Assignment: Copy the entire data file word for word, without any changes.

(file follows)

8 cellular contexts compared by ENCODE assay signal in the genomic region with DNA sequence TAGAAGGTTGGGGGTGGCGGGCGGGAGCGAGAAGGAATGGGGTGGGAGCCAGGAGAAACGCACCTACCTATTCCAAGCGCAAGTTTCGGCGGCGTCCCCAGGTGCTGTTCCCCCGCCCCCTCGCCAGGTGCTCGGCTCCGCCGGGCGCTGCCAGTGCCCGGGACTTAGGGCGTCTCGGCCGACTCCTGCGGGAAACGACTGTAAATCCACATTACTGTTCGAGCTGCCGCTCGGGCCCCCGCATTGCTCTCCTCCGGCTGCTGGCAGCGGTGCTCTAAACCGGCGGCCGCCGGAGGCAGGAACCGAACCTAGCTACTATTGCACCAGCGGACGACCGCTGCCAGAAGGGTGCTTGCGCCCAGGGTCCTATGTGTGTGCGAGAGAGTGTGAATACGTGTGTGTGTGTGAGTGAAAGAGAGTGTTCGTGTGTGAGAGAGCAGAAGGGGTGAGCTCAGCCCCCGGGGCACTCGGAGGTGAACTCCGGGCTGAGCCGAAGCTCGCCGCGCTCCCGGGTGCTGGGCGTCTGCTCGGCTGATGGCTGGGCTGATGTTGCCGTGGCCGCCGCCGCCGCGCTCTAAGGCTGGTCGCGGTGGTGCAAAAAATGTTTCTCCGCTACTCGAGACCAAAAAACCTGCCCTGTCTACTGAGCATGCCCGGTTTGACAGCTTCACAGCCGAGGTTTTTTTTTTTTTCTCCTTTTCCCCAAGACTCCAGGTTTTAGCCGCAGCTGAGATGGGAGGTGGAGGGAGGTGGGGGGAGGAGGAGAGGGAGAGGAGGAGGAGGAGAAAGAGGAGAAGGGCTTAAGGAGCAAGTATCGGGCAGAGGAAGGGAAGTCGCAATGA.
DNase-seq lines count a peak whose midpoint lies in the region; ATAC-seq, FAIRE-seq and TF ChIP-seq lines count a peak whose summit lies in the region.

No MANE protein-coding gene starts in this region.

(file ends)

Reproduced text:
8 cellular contexts compared by ENCODE assay signal in the genomic region with DNA sequence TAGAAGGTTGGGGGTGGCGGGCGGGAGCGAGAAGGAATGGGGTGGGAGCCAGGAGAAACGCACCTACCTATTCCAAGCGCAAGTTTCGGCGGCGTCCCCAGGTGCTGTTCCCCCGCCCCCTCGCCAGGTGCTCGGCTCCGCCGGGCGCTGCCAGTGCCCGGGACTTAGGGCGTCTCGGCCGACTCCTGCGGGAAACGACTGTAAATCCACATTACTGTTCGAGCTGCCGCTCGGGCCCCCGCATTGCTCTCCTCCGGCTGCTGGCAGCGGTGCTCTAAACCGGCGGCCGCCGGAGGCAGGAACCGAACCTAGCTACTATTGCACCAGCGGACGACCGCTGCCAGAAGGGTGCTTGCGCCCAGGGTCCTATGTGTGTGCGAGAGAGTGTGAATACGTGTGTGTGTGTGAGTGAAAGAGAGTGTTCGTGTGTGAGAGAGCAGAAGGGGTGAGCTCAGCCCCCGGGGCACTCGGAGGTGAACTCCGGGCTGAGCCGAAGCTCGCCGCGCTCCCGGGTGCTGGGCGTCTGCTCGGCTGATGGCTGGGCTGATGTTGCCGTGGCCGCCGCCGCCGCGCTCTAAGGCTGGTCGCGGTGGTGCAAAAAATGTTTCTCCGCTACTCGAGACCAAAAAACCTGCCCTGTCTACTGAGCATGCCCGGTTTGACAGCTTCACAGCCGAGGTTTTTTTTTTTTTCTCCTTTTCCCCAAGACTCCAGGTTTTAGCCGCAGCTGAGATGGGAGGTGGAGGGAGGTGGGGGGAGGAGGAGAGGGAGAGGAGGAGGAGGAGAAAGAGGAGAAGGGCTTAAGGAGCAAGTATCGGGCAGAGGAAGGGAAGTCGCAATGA.
DNase-seq lines count a peak whose midpoint lies in the region; ATAC-seq, FAIRE-seq and TF ChIP-seq lines count a peak whose summit lies in the region.

No MANE protein-coding gene starts in this region.